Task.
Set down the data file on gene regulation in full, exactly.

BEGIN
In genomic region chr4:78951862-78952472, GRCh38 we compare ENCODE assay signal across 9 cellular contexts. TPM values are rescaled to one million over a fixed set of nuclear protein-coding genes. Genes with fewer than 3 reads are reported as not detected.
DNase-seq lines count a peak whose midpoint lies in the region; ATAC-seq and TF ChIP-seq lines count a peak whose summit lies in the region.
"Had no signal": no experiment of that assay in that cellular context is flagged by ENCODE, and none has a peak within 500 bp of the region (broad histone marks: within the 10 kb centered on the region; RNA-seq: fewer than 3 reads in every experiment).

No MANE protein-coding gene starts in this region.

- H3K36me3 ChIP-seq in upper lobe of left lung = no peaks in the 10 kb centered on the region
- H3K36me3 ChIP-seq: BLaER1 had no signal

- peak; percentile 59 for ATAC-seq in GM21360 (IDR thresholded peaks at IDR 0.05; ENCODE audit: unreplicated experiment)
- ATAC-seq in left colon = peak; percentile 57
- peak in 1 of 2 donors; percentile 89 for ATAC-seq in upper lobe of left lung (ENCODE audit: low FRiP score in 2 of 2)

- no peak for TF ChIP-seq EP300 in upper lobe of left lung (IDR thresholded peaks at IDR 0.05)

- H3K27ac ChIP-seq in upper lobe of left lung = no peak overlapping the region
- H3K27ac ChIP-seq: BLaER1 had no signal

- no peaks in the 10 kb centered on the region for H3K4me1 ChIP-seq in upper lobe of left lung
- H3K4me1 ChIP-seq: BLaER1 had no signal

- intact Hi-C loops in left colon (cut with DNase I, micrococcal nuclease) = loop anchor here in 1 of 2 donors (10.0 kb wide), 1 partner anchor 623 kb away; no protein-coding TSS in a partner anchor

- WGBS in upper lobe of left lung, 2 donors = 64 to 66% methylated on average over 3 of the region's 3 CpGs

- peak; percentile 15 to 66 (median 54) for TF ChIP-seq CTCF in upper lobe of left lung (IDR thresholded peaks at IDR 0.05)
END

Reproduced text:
In genomic region chr4:78951862-78952472, GRCh38 we compare ENCODE assay signal across 9 cellular contexts. TPM values are rescaled to one million over a fixed set of nuclear protein-coding genes. Genes with fewer than 3 reads are reported as not detected.
DNase-seq lines count a peak whose midpoint lies in the region; ATAC-seq and TF ChIP-seq lines count a peak whose summit lies in the region.
"Had no signal": no experiment of that assay in that cellular context is flagged by ENCODE, and none has a peak within 500 bp of the region (broad histone marks: within the 10 kb centered on the region; RNA-seq: fewer than 3 reads in every experiment).

No MANE protein-coding gene starts in this region.

- H3K36me3 ChIP-seq in upper lobe of left lung = no peaks in the 10 kb centered on the region
- H3K36me3 ChIP-seq: BLaER1 had no signal

- peak; percentile 59 for ATAC-seq in GM21360 (IDR thresholded peaks at IDR 0.05; ENCODE audit: unreplicated experiment)
- ATAC-seq in left colon = peak; percentile 57
- peak in 1 of 2 donors; percentile 89 for ATAC-seq in upper lobe of left lung (ENCODE audit: low FRiP score in 2 of 2)

- no peak for TF ChIP-seq EP300 in upper lobe of left lung (IDR thresholded peaks at IDR 0.05)

- H3K27ac ChIP-seq in upper lobe of left lung = no peak overlapping the region
- H3K27ac ChIP-seq: BLaER1 had no signal

- no peaks in the 10 kb centered on the region for H3K4me1 ChIP-seq in upper lobe of left lung
- H3K4me1 ChIP-seq: BLaER1 had no signal

- intact Hi-C loops in left colon (cut with DNase I, micrococcal nuclease) = loop anchor here in 1 of 2 donors (10.0 kb wide), 1 partner anchor 623 kb away; no protein-coding TSS in a partner anchor

- WGBS in upper lobe of left lung, 2 donors = 64 to 66% methylated on average over 3 of the region's 3 CpGs

- peak; percentile 15 to 66 (median 54) for TF ChIP-seq CTCF in upper lobe of left lung (IDR thresholded peaks at IDR 0.05)